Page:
There has been a renewed interest in cell-based phenotypic screening in drug discovery with the goal of improving the success and decreasing the clinical failure rate of new therapeutics. This has increasingly led to the development of biomimetic cellular models that more faithfully replicate human disease biology. Human tumour models have advanced to include relevant cell types such as primary patient tumour cells and grown using organotypic and 3D methods. Tissue organoids, which are 3D organ buds displaying realistic microanatomy, are becoming more commonly used in drug discovery to advance in vitro assays which predict drug toxicity and pharmacokinetics. Emerging technologies and cell culture methods are constantly improving the quality of tissue modelling that can be employed during primary phenotypic screening, and this has resulted in the identification of more efficacious and patient-relevant therapeutics.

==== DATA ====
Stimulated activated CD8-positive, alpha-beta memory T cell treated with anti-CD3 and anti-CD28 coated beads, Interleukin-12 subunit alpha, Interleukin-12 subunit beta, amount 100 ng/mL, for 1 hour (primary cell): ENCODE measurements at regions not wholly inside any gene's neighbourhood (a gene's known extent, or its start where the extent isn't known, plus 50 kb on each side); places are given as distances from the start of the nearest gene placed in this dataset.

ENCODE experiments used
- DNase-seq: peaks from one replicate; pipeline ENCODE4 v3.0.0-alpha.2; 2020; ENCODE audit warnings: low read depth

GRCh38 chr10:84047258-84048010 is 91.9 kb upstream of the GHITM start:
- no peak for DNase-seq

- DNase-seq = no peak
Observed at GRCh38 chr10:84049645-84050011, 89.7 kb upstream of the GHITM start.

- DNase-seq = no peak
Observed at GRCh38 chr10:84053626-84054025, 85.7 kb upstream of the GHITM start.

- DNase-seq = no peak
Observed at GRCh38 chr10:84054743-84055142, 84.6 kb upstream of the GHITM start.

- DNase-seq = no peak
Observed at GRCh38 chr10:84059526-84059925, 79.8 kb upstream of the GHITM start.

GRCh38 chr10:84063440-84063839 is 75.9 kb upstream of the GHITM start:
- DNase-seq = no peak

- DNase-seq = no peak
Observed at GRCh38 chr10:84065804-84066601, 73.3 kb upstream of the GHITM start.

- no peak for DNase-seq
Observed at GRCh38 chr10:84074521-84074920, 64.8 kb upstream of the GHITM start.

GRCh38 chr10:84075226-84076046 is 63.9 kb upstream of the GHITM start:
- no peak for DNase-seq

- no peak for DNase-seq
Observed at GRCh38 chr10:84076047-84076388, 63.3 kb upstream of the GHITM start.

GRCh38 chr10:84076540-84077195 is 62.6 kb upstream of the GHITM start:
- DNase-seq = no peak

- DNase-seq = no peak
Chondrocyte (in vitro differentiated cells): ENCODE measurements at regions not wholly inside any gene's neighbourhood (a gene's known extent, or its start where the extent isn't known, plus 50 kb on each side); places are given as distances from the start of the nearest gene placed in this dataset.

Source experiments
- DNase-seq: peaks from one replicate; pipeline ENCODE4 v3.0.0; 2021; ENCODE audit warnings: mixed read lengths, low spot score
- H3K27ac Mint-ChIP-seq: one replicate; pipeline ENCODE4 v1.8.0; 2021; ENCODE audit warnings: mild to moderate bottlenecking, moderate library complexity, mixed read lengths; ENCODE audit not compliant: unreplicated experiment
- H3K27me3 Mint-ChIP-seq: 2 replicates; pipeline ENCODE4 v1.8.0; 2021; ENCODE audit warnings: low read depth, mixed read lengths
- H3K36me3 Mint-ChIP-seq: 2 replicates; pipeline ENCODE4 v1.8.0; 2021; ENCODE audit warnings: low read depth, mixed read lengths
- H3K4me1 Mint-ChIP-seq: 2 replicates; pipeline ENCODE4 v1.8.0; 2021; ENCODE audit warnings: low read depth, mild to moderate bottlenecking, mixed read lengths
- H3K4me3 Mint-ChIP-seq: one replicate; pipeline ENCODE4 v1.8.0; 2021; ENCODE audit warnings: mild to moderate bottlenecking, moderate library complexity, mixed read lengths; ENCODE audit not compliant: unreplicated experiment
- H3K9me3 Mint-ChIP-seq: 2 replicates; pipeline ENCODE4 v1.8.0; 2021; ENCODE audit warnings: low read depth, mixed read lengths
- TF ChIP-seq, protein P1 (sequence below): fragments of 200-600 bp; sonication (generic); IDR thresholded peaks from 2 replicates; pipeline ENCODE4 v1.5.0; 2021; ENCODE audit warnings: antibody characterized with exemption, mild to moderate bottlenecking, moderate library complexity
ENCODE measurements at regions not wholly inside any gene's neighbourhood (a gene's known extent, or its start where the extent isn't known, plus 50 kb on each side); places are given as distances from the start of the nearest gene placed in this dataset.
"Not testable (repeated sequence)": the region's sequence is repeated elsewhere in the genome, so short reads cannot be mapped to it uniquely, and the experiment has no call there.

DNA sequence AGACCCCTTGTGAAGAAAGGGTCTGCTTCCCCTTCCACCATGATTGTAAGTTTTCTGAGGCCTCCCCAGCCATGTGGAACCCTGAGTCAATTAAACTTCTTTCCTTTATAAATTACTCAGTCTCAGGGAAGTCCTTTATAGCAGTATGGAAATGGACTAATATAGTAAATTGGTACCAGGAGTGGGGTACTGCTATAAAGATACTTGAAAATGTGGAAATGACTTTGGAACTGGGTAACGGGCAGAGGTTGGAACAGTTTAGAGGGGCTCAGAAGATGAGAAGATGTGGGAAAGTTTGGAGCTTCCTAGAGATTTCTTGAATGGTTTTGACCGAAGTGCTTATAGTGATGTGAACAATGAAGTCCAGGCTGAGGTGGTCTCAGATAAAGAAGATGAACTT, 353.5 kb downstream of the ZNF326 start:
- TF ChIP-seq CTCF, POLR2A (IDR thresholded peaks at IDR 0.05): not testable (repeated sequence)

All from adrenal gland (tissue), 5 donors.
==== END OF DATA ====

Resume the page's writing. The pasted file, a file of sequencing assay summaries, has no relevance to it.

Part of the book: Special Topics in Drug Discovery